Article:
There was a time when the logic of things started with a ‘why’, followed with a ‘what’ and ended in a ‘how’. The logic has now been inverted. The colossal availability of the ‘how’ invites you to bypass the original sequence. The new sequence is ‘how’, ‘what’, and sometimes ‘why’. The ‘how-to takeover’ has created a culture of solutionism. It’s embedded in education: how to answer an academic question is a click away in Google, you don’t need to know why the question is there in the first place.
For every problem, there is a how-to-YouTube-answer (my teenagers seem to imply). In fact, there is a whole industry of how-to-do-things, from getting fit to fixing a boiler.
Management is not immune. The doer culture is a premium. We recruit solutionists in greater numbers than thinkers, let alone critical thinkers. But, who can blame anybody for wishing to have people who provide solutions? After all, if I have a problem with the boiler, I’ll try to get hold of a professional fixer, not somebody who thinks about the physics of water and electricity, let alone asking me why I want to have hot water (and send me a bill for the question).
But when it comes to management and leadership, if we reduce everything to problem solving, and reward this above everything else, we will create a culture of problems, crisis and proficiency in dealing with them. I have expressed this before in these Daily Thoughts.
Management needs to protect itself against the epidemic of the inverted logic of the ‘how-what-why’. It needs to resist temptation for a culture of solutionism, and put a premium on the ‘why-what-how’. Obvious as it may seem, the silent takeover of the new logic clouds our mind and gives us an illusion of control because we have become proficient on the ‘how’.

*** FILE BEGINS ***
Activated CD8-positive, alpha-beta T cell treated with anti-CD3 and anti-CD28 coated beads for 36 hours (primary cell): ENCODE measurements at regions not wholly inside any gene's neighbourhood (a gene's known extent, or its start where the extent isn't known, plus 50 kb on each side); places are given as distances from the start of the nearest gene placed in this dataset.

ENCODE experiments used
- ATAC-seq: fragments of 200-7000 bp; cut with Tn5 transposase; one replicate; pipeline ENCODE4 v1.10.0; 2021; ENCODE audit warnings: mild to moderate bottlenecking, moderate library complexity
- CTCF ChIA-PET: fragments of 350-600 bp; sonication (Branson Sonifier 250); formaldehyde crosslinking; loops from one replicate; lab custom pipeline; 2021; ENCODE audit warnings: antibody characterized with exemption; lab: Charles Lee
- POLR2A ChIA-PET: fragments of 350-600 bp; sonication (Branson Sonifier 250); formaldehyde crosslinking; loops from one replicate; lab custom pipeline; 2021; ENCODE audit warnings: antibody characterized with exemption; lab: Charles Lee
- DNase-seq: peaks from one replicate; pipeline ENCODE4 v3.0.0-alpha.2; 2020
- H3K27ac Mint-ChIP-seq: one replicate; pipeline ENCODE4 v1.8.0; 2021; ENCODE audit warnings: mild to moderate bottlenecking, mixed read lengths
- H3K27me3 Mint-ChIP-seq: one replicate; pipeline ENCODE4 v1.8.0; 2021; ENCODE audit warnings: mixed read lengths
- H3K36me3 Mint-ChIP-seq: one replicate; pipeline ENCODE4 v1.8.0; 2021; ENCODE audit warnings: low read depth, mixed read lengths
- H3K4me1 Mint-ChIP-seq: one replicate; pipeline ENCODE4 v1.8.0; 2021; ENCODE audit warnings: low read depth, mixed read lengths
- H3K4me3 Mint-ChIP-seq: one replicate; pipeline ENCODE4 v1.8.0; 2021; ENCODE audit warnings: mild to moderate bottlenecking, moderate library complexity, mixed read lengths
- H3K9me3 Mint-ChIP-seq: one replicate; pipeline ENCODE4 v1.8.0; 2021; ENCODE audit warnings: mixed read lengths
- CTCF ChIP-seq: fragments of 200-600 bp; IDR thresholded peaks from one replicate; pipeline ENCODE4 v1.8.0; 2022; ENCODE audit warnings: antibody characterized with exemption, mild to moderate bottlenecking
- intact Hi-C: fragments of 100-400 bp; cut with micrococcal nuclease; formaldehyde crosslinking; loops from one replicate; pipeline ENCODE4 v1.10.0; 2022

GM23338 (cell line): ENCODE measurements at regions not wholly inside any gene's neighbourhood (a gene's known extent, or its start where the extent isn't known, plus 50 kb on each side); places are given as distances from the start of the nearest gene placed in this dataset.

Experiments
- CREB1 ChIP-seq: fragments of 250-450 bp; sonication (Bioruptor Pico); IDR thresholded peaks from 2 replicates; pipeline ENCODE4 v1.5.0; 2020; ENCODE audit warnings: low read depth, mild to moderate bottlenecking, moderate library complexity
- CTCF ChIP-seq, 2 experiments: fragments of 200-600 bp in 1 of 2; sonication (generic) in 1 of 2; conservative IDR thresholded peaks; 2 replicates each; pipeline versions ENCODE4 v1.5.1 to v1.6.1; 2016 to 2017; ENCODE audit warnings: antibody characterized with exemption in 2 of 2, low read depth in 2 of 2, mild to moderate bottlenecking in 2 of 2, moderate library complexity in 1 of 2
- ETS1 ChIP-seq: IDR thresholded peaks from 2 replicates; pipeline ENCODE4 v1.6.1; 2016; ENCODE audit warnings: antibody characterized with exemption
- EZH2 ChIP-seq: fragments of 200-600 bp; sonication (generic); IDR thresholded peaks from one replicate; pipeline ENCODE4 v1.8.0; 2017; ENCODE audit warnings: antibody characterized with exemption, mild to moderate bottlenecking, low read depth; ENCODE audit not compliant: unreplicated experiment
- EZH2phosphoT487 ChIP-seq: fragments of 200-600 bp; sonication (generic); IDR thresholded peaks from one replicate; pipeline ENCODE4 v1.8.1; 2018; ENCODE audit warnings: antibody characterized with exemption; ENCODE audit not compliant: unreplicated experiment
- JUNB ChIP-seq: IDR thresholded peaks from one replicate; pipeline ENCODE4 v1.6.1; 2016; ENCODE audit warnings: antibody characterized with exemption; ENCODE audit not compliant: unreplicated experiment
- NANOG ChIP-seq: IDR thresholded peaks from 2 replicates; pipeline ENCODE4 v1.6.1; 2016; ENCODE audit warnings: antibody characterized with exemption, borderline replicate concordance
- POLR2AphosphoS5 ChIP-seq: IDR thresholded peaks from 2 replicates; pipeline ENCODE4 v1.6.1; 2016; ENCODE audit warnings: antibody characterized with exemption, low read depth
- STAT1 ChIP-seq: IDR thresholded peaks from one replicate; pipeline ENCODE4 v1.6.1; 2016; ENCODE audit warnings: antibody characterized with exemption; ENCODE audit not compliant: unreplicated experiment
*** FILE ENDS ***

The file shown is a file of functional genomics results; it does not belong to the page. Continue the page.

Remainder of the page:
Not resisting this, will end up suppressing the primacy of the ‘why’. Achieving this milestone will trigger the terminal illness of the lack of critical thinking. In that disease, anything goes as long as we know how to do many things, as many as possible, as busy as possible, and as irrelevant as they may be. Logic will be deleted from the corporate DNA.
A brilliant observation.
I imagine you are familiar with Regards Revans ‘clever trick’ where puzzle solving (aka solutionism) replaces problem solving. Clever tricks address all of the doubts (the answer is defined, concrete and a commodity) but it does not deal with the uncertainty of the problem. Both doubt and uncertainty are concerns to management and it is understandable that relief is welcome even if it does not address the real issues or deliver a lasting resolution.
You see the wrong response everywhere…
– sales are falling (anxiety)
– let’s implement a new CRM system (solutionism reducing doubt)
– but we still do not know why customers are not buying (uncertainty)